Police gunned down 112 striking platinum miners and killed 34 of them in Marikana, South Africa, in 2012 and threw South African society into crisis.
Now, three years later, a long-awaited report into the massacre has been released—and miners, their families and supporters have branded it a whitewash.
Lawyer Jim Nichol represented the dead miners’ families. He told Socialist Worker, “This weak report doesn’t provide any answers to my clients—the 34 widows and mothers and fathers of those who were killed.
“One widow, Betty Gadlela, said to me, ‘Why does this report not tell me why they shot my husband as if he was a wild dog?’”
Hundreds of miners and supporters met in Marikana last Sunday to discuss the report. Rehad Desai from the Marikana Support Campaign in South Africa was there. He told Socialist Worker, “The meeting was full of shock and disbelief.
“Lots of miners had given evidence to the inquiry and gave a clear picture of what had happened. They couldn’t see why the final result was so full of inconsistencies and contradictions.”
Many at the meeting were furious at the report. Former strike leader Xolani Nzuza told the meeting the commission that produced the report had wasted its time.
Another worker, Godine Mokotedi, asked, “Who gave orders to kill?”
The massacre took place as miners were on unofficial strike. Many were still in the National Union of Mineworkers (NUM) that was associated with the ruling ANC government.
But many were breaking from it, saying it did not represent them, and supporting a new union, Amcu, that led the unofficial action.
The government set up the commission to investigate the massacre. The commission’s report takes care to protect key figures in that government.
Cyril Ramaphosa is one of those at the heart of the dispute. In the 1980s he became known as the firebrand leader of the NUM, heroically leading strikes against the apartheid regime.
By 2012 he was a director of Lonmin, the British-based mining firm that ran the mine at Marikana, and the country’s second richest black businessman.
Now he is South Africa’s deputy president.
Jim told Socialist Worker, “The report spends an extraordinary amount of time exonerating Cyril Ramaphosa. The state colluded with big business and Lonmin to break the strike—and they get away scot free.”
Lonmin officials worked with police to plan their response to the miners’ strike in the run-up to the massacre. The firm also provided the cops with helicopters, CCTV, razor wire and other facilities.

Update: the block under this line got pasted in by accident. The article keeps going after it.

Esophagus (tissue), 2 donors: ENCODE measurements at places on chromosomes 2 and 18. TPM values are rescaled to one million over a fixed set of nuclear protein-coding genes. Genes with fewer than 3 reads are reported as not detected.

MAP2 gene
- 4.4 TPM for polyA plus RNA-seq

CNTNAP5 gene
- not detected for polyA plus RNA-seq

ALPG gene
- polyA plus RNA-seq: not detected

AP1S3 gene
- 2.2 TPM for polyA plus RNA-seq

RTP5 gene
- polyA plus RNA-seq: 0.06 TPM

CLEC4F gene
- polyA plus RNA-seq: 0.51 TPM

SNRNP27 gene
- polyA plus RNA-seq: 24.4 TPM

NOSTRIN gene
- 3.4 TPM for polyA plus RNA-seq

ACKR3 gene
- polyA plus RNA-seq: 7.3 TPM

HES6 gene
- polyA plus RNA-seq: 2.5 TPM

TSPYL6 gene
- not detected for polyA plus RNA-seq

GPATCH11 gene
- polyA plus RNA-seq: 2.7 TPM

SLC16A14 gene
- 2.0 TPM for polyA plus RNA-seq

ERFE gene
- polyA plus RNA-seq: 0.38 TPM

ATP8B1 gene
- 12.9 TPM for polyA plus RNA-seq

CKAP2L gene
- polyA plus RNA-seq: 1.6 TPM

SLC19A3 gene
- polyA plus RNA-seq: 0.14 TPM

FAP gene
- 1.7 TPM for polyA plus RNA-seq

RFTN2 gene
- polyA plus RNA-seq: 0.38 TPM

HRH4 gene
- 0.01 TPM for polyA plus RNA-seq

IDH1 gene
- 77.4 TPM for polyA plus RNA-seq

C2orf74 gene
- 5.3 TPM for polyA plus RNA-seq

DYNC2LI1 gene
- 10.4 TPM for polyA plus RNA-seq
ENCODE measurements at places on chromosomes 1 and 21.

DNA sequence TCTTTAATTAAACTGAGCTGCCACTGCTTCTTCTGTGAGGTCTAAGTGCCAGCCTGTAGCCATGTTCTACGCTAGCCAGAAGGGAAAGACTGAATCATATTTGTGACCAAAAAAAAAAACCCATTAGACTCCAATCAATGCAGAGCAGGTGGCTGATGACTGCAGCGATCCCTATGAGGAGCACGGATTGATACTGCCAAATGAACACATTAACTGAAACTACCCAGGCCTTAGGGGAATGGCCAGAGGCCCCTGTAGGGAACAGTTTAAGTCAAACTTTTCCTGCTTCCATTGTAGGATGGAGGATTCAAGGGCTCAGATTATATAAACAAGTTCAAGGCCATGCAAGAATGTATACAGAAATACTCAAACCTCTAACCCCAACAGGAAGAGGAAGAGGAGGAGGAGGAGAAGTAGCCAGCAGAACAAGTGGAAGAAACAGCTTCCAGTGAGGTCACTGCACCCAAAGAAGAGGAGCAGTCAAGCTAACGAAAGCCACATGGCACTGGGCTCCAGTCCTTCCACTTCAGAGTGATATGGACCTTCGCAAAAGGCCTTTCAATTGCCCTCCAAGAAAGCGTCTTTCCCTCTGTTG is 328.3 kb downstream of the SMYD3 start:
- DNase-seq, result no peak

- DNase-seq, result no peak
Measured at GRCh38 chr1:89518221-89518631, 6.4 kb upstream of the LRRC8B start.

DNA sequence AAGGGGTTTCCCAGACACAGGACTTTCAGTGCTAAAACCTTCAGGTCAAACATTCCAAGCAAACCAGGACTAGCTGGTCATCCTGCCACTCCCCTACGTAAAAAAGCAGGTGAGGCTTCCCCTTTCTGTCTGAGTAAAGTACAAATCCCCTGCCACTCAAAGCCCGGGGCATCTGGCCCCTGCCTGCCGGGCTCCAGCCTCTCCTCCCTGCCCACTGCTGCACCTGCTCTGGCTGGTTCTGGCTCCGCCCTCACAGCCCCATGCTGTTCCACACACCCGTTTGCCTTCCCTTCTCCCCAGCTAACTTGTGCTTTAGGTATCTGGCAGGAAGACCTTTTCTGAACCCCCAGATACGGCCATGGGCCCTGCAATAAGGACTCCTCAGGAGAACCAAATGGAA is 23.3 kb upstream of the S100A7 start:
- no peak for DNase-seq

But Jim said, “There is no criticism of this collusion. Rather the commissioners thought it was a good idea for the company to help the police.”
Retired judge Ian Farlam presented the commission’s report into the massacre and other deaths connected to the strike to the government three months ago. But South Africa’s president Jacob Zuma refused to release it.
Finally he appeared on national TV on Thursday of last week when it was published.
The report details how people were shot. But it doesn’t make clear who was responsible for the killings. And it spends a lot of time blaming strikers for the violence.
Jim said, “The report’s first paragraph says the ‘tragic’ events ‘originated’ from the miners’ decision to launch an unofficial strike. It says miners were ‘enforcing the strike by violence and intimidation’.
“Six hundred pages later it concludes by condemning ‘in the strongest term the violent manner in which the strike was sought to be enforced’.”
In the pages in between, some 250 paragraphs condemn miners for their violence and say they brought the massacre on themselves.
Jim said, “Police vehicles channelled the miners towards 60 police officers carrying semi-automatic machine guns. A rollout of razor wire blocked their way out.
“Yet the report said police must have thought miners would attack them and so were justified in firing in self-defence.”
Zuma focused on the fact that the report exonerated Cyril Ramaphosa when he unveiled it last week.
For many the cover-up is not surprising.
“The historical record of commissions looking into violence by states against their citizens has been very weak,” said Rehad. “In the 1990s we had the Truth and Reconciliation Commission into apartheid.
“It recommended the prosecution of 400 people. So far no one has been prosecuted.”
Rehad said such commissions are “set up to absolve the state”.
“It is set up to lay a little blame everywhere,” he said. “But when it comes to responsibility it gets Orwellian. It claims it can’t find sufficient evidence to talk of government involvement in the killings.”
For Zuma, although the police shouldn’t have acted as they did, the killings were simply a tragic accident. Yet the evidence points to a plan to attack miners.
Zuma changed the terms of reference for the commission last year. It lost the right to investigate government departments.